- Sugar. I like to use both granulated and light brown sugar in my chocolate cake; this not only adds depth of flavor, but it also makes the cake incredibly moist too!
- Egg + egg yolk. Adding an extra egg yolk to the batter makes this cake supremely tender and melt-in-your-mouth. If you don’t want to throw away the egg white, save it for meringue cookies or candied pecans.
For the Filling & Topping
- Granulated sugar. Using just one cup of granulated sugar instead of several cups of powdered sugar means this ermine frosting is far less sweet than your classic buttercream frosting. It also means the frosting must be cooked on the stove to dissolve the sugar–more on this below!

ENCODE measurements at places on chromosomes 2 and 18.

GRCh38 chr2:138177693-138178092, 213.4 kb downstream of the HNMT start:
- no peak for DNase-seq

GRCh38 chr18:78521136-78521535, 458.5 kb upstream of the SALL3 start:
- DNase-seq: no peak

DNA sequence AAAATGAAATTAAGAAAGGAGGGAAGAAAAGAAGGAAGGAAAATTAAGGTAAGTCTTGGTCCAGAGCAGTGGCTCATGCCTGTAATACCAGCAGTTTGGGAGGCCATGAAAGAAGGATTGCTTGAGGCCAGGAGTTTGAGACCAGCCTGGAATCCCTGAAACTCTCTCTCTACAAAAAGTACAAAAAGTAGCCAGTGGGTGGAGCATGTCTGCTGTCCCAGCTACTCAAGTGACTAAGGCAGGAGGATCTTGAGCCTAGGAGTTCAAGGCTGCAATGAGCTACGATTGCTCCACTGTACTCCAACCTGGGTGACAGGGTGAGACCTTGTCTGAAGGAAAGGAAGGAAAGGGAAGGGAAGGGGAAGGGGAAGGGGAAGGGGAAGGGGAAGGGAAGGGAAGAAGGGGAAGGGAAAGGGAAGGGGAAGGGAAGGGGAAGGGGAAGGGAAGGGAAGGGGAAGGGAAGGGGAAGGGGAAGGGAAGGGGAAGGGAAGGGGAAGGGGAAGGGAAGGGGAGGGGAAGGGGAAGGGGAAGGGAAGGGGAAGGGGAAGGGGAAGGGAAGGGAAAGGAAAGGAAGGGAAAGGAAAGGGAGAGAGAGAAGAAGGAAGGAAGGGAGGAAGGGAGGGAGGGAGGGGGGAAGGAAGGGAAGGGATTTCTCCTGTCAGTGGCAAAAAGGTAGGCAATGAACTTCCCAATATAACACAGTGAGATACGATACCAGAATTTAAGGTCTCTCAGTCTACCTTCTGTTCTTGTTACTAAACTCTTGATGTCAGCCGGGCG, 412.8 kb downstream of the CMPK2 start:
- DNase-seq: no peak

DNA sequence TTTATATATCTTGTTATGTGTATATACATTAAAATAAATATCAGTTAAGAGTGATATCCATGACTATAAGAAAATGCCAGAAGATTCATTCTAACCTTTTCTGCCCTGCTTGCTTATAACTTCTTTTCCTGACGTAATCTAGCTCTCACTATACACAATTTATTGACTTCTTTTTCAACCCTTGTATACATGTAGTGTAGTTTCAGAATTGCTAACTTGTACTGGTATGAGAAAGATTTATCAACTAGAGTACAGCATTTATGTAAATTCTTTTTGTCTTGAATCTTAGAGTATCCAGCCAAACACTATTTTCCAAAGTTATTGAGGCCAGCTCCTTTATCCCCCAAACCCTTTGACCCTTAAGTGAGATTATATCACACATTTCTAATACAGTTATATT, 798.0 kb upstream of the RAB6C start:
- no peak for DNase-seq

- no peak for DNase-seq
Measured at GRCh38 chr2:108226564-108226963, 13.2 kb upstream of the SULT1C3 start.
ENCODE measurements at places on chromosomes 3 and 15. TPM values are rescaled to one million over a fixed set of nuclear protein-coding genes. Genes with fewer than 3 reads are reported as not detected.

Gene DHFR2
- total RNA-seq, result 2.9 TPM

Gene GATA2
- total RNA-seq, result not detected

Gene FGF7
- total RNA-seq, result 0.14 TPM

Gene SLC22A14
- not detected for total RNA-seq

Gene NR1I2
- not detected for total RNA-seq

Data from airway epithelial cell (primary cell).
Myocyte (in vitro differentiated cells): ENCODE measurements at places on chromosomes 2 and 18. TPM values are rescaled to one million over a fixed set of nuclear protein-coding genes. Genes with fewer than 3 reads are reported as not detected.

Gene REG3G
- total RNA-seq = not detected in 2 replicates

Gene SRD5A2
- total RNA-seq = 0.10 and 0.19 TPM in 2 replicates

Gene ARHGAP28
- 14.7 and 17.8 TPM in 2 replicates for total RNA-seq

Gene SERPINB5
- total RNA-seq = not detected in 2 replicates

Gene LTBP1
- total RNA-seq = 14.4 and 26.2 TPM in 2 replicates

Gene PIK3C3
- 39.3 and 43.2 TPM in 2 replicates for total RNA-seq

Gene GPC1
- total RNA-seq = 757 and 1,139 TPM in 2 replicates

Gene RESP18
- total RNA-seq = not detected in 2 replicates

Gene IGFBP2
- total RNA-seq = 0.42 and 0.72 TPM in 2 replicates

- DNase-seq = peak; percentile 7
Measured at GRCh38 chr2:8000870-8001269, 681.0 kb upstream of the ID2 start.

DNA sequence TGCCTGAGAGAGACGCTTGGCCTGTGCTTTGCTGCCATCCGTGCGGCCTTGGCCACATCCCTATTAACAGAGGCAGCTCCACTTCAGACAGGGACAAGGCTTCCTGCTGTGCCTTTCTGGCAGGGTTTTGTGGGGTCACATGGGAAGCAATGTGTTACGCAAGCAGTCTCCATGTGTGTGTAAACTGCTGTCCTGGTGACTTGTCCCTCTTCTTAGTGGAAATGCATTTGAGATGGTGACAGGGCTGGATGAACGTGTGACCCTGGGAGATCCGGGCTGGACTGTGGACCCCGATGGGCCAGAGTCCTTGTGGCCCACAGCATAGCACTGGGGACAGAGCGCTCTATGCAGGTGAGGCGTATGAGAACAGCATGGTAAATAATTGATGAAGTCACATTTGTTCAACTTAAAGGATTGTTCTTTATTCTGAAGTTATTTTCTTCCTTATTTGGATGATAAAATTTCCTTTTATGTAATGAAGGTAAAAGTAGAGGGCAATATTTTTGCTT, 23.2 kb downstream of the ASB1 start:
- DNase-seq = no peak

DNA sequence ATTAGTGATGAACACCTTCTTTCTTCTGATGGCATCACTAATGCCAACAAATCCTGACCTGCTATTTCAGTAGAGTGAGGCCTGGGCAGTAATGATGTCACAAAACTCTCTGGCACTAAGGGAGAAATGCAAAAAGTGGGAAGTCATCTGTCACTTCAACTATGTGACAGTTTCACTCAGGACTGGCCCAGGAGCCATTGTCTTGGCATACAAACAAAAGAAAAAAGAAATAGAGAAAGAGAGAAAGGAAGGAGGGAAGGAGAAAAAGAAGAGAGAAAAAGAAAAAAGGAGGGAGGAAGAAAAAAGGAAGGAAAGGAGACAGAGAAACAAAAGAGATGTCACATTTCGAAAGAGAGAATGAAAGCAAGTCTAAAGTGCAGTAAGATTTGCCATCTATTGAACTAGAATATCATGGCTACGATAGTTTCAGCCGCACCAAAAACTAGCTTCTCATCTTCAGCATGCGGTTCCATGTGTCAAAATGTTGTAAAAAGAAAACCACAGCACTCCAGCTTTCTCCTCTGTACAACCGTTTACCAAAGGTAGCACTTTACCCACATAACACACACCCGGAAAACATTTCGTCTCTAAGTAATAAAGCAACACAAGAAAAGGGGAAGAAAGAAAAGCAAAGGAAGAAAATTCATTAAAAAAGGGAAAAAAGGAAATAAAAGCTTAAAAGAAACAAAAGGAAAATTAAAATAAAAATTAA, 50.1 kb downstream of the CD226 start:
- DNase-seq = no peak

- Flour. This might seem like a strange ingredient for a frosting, but flour is a classic ermine frosting ingredient. It thickens the filling base into a pudding-like consistency, which we will let cool and then whip into butter.
- Butter. It’s very important that your butter is softened to room temperature (but not melty) before combining it with your cooked filling base. If it’s not, your filling could curdle OR turn out too runny. I use unsalted butter.
- Vanilla. I actually prefer to use clear artificial vanilla extract for the filling to mimic the bright white color and artificial flavor of the filling in real Ding Dongs. Feel free to use regular vanilla extract though!
- Chocolate. Use semi-sweet chocolate, either from a chopped baking bar, couverture chocolate, or chocolate chips. Personally, I tend to avoid making ganache with chocolate chips, but they can still work.